Our lab uses zebrafish (Danio rerio) as a model organism. Zebrafish are small freshwater fish from India that have proved to be an excellent system for all kinds of research. They can be kept in large numbers, produce many embryos which develop externally, and are amenable to modern imaging and genetic techniques as well as classical embryological approaches such as cell transplantation. Over one thousand labs worldwide now use the zebrafish in the study of diverse aspects of biology including embryogenesis, regeneration, neuroscience, metabolism and cancer biology.

Zebrafish research was pioneered at the university of oregon

In the 1970s and 1980s, the zebrafish system was pioneered by George Streisinger and colleagues working at the University of Oregon.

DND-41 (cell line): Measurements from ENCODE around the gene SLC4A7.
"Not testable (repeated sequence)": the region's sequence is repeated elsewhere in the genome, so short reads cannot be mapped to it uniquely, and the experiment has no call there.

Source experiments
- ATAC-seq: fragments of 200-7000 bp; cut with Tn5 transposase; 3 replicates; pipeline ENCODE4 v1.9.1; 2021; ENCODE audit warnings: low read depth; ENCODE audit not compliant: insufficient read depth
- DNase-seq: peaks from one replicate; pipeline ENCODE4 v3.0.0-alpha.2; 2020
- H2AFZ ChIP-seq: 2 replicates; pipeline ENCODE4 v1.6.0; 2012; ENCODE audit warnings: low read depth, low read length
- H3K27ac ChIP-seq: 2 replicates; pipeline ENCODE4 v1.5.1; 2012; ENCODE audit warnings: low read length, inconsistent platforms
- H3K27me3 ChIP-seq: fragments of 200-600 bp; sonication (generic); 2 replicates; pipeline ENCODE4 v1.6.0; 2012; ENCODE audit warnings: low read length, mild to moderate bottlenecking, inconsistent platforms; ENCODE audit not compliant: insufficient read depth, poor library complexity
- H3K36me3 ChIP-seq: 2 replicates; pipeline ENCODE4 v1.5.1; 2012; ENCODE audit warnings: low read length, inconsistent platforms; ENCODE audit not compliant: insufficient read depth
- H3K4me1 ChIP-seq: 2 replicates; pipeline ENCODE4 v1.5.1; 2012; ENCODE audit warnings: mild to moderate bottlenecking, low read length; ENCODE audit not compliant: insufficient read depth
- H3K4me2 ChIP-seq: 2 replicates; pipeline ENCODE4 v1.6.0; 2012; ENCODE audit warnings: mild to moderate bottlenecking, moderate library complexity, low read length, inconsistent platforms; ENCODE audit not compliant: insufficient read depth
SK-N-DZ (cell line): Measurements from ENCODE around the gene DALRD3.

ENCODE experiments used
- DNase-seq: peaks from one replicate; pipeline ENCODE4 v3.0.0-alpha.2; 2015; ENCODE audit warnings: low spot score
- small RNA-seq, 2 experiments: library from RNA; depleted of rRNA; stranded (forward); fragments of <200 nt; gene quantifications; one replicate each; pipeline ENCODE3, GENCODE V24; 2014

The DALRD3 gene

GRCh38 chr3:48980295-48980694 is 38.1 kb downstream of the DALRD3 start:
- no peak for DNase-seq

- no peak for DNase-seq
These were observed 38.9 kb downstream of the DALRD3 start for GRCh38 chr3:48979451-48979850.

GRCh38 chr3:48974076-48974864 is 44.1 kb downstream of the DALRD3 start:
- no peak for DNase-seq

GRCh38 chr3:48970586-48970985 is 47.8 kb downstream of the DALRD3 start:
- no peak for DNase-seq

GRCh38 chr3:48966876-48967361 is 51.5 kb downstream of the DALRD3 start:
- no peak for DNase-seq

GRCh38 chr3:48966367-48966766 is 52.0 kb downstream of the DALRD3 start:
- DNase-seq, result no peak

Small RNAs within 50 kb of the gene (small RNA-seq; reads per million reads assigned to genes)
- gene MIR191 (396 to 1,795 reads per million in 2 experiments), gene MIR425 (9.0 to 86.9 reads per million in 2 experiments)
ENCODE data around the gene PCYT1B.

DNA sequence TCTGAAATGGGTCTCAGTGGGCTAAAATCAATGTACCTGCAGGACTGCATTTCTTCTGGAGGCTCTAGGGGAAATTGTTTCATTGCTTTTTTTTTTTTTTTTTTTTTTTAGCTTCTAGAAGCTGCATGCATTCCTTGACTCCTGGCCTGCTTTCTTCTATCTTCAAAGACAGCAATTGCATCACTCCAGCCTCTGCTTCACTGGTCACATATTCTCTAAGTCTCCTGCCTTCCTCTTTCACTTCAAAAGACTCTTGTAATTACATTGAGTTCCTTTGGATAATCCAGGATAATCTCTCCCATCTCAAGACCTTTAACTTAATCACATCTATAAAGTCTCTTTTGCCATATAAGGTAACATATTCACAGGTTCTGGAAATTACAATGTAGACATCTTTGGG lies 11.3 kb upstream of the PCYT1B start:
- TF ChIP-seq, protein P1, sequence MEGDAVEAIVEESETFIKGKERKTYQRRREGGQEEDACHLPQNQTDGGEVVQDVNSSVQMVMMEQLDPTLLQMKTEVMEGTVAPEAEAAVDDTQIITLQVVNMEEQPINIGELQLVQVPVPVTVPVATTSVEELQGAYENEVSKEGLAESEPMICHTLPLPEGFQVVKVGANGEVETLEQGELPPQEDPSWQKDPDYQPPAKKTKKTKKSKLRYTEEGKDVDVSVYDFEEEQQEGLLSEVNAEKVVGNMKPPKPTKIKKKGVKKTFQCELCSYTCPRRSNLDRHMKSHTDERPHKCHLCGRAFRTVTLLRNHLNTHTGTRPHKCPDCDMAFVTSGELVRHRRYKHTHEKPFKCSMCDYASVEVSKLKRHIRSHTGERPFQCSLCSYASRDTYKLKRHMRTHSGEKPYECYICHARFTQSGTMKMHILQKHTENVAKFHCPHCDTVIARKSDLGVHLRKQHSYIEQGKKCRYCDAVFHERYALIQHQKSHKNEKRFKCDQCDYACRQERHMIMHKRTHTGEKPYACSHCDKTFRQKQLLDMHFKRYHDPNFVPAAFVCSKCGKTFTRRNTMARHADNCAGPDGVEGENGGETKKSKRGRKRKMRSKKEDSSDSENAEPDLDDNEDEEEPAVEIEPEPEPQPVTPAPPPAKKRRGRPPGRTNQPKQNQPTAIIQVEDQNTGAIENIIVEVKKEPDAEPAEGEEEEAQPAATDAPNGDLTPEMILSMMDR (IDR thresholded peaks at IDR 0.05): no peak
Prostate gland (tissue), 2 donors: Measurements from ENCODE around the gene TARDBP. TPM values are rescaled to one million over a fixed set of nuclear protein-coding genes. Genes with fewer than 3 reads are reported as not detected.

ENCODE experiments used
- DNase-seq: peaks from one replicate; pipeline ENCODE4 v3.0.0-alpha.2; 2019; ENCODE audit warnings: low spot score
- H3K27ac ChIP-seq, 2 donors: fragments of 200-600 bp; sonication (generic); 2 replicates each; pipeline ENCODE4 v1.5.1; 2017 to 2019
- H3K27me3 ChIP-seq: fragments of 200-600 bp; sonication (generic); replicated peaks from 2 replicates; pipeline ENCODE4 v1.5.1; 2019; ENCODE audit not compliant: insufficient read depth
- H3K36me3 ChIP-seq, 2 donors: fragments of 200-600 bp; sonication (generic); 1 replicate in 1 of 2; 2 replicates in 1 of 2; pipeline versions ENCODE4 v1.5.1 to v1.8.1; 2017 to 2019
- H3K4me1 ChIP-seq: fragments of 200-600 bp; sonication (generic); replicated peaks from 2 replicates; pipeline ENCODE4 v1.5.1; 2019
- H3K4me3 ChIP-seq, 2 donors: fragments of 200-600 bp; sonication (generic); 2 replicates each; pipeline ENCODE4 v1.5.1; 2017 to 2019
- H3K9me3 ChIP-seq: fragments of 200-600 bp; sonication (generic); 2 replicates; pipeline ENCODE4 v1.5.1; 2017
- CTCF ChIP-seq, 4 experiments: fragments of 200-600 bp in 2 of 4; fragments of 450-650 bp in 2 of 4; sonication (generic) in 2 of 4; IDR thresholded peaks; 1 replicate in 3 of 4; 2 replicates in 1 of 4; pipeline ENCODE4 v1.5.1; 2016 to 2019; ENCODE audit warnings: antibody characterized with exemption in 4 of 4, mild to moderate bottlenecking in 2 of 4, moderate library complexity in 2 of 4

Large-scale forward genetic screens in zebrafish

In the early-to-mid 1990s, large-scale forward genetics screens were performed to generate and isolate mutant lines. One was led by Wolfgang Driever and Mark Fishman in Boston and the other by Christian Nusslein-Volhard in Tubingen. The screens identified thousands of mutants, mostly impacting genes controlling embryogenesis, and were published as many back-to-back papers in a single issue of Development in 1996. Many scientists in the zebrafish community have spent time since analyzing these mutant lines and the roles of their mutated genes in various biological processes.

Forward genetic screens continue to be performed in the zebrafish...

Zebrafish is highly amenable to genetic modification by CRISPR/Cas systems